Now that we’ve basked in the glow of the youthful throngs at the March for Life, let’s not ignore its lesson: The pro-life issue can transform America.
It’s February after January’s March for Life. The buses have been there and back. The pro-life marchers from around the country have had time to rest their weary legs, catch up on lost sleep and get back into their daily routines.
But our brains are still vibrating with the sights and sounds of 650,000 people pleading for America to respect the right to life of the weakest ones among us.
Now is the time we can see more clearly than at any other time in the year that being pro-life is America’s future — and that a pro-life America will be an America transformed.
A recent Time magazine cover said it like it’s a bad thing, and Business Week provided a state-by-state graphic showing just how real the change has been: America is becoming pro-life.
Each year, more and more reporters take their heads out of the sand, notice the March for Life and are shocked by its youth and vigor. Each year, more lions of the abortion movement are shaken to their cores to learn the lesson the March for Life keeps teaching ("I just thought, my gosh, they are so young," said NARAL president Nancy Keenan, 62, after happening upon marchers. "There are so many of them, and they are so young.")
Truly, "Pro-life is the new normal," as March for Life leader Jeanne Monahan put it. If you don’t believe her, George Weigel counted down the evidence for First Things in "Pro-Life Rising, 40 Years After Roe." And as a kind of corollary to the pro-life ascendancy, Fox News published "The Coming Collapse of the Abortion Lobby."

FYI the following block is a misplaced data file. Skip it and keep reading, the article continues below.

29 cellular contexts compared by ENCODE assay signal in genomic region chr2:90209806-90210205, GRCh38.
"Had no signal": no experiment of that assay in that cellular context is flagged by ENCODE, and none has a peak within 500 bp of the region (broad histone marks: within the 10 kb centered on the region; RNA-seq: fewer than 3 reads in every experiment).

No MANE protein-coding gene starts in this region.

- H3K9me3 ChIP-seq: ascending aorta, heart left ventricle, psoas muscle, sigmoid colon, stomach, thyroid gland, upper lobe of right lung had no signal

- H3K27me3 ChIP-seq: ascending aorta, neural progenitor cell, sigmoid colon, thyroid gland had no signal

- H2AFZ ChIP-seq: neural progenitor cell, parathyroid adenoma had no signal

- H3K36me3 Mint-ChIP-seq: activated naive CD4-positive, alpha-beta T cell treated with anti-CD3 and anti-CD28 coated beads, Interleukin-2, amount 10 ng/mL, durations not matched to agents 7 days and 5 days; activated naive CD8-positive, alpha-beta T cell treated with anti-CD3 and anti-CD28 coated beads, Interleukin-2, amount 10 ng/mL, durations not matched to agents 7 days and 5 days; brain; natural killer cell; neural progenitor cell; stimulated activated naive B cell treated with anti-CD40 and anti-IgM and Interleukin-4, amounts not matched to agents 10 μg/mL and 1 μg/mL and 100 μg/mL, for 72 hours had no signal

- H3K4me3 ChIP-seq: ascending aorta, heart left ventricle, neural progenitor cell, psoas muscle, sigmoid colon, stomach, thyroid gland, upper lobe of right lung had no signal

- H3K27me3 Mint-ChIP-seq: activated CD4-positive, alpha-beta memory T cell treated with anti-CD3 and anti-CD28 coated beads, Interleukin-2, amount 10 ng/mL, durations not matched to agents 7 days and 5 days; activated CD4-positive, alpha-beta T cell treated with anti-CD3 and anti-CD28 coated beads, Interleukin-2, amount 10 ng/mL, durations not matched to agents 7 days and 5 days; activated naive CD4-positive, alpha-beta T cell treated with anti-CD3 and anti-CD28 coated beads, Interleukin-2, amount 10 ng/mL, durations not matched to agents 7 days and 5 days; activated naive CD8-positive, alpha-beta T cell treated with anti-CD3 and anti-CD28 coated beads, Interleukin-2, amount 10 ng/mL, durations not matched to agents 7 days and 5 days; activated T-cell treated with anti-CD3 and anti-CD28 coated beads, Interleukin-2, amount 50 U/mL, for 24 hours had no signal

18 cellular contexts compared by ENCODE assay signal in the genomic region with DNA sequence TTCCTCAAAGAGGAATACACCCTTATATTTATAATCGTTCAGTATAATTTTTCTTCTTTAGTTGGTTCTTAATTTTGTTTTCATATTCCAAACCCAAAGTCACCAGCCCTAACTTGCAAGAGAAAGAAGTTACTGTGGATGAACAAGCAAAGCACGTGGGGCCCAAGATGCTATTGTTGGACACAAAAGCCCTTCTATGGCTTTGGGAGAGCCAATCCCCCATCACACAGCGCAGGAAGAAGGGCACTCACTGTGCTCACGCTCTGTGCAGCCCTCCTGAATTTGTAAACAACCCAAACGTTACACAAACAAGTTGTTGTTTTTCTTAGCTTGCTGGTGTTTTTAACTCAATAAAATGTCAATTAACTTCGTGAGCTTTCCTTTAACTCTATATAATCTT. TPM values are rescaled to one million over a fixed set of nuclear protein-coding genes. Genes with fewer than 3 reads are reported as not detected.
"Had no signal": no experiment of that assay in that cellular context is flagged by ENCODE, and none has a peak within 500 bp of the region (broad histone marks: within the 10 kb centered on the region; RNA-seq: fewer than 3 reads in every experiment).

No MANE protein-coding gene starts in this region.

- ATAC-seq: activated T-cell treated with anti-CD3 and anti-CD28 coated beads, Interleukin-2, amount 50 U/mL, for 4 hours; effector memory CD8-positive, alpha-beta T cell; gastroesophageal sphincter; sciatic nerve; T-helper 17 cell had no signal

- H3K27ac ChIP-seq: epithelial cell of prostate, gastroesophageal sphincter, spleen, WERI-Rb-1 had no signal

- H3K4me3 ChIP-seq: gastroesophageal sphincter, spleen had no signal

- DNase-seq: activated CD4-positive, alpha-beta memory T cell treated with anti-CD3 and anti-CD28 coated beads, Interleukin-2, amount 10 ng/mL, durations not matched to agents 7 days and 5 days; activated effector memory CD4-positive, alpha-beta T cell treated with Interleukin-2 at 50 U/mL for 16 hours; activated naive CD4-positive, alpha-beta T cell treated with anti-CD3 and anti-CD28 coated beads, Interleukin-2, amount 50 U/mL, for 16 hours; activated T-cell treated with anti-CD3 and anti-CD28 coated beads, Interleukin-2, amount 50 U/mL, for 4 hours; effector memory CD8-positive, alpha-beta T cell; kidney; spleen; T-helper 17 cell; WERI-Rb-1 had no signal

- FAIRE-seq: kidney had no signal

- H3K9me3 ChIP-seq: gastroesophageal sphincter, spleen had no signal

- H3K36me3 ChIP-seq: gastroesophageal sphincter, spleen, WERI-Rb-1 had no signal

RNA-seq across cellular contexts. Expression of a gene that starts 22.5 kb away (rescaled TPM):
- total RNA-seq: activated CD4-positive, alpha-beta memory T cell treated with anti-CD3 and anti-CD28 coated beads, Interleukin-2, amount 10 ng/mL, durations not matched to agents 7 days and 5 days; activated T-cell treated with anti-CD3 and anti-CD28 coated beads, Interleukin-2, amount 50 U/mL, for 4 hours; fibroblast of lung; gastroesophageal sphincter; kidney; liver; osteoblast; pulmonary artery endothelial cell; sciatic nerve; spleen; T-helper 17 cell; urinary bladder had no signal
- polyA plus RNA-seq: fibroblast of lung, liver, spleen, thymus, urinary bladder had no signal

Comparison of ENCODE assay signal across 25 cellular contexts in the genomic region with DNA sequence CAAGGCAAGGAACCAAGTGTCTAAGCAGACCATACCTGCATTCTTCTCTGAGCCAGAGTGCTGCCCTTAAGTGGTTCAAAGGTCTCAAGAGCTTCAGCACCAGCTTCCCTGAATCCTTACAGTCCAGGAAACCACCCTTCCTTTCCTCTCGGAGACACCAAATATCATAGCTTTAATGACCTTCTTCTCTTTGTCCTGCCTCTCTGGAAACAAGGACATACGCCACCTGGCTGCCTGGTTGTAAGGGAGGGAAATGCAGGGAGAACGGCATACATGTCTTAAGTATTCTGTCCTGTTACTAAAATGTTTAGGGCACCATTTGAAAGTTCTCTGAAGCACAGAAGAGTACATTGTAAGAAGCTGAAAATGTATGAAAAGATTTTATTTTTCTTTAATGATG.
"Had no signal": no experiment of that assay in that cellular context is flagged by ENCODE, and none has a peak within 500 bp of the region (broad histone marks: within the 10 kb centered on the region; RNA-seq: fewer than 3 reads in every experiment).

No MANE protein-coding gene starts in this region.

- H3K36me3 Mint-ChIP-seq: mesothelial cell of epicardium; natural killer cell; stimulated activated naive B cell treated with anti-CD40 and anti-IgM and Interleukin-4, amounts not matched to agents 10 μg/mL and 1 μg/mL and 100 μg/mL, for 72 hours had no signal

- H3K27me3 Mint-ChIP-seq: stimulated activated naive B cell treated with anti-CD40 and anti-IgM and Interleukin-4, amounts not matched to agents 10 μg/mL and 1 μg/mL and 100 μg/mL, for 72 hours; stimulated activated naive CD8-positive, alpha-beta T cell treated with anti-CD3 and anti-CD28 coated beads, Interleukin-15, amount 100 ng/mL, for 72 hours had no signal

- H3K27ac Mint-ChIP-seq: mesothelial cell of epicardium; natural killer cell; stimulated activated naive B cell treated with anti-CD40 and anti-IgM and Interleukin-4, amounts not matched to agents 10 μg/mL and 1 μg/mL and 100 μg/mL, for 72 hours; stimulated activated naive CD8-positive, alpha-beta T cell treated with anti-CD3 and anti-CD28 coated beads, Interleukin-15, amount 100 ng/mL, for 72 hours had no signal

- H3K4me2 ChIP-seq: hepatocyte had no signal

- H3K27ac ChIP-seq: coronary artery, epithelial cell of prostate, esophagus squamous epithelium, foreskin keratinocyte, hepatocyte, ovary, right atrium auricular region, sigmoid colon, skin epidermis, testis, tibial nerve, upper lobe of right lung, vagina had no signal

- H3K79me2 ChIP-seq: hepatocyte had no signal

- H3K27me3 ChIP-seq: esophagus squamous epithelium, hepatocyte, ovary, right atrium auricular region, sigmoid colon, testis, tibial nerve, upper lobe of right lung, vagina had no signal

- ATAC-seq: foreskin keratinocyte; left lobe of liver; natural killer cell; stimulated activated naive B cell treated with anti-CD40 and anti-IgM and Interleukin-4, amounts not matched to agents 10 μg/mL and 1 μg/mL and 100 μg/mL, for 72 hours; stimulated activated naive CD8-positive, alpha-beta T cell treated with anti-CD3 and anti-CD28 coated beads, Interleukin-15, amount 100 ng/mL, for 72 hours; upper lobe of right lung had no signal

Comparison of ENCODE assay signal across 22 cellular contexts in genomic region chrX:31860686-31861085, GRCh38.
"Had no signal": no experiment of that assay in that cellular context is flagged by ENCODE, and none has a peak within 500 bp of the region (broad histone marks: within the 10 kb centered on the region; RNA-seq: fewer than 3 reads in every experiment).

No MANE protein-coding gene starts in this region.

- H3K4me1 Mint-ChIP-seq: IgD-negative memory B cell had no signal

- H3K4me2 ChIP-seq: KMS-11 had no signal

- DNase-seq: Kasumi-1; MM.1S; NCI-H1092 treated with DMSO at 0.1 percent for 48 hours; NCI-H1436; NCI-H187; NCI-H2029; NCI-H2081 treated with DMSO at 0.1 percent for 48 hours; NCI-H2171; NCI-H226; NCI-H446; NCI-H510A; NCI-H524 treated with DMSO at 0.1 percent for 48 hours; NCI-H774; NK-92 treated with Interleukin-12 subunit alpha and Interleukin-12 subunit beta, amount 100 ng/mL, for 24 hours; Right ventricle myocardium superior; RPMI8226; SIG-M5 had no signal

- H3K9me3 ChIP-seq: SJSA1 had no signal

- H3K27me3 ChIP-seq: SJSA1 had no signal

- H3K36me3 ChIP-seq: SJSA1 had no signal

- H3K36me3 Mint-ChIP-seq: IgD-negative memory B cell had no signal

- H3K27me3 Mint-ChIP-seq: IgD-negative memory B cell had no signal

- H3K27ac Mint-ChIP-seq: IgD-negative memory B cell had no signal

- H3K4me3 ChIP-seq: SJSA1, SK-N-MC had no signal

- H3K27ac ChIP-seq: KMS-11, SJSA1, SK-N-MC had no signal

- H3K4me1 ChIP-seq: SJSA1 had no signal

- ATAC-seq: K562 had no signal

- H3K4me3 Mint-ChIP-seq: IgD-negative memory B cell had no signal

So, what does all this mean for pro-lifers? It means what we do next is crucial.
First, we have to keep up the good work. Keep helping women in crisis pregnancies; keep sharing "I regret my abortion" stories; keep sharing pictures with the "ultrasound generation"; keep lining the streets with "Abortion Kills Children" signs — and, above all, keep praying.
We’re close, but we aren’t there yet.
The way societal change works, getting 51% is half the battle. The next step is to push support to the tipping point — the critical mass at which a position goes from "normal" to "normative." Civil rights looked like it could go either way throughout the 1960s, until a certain percentage of support was reached. After that, political correctness made it impossible to be against civil rights, thank God. In the abortion battle, we need to go from "being pro-life is totally acceptable" to "being for abortion is totally uncool."
Second, we need to be prepared to take new pro-lifers to the next level.
Changing your mind on abortion can change everything, and these weeks after the March for Life are the perfect time to see that this is true.
I brought this up before, but my timing was terrible. During the Fortnight for Freedom, I confidently wrote "Let Us Count the Ways Pro-Life Will Triumph" — but published it the day Chief Justice John Roberts was fooled (or fooled everyone?) on Obamacare, and so it looked like naïveté. I brought it up right after the election, saying "Double-Down on Pro-Life," but that was the week that, whenever someone brought up politics, pro-lifers covered their ears and repeated: "I am in my happy place. I am in my happy place" and couldn’t listen.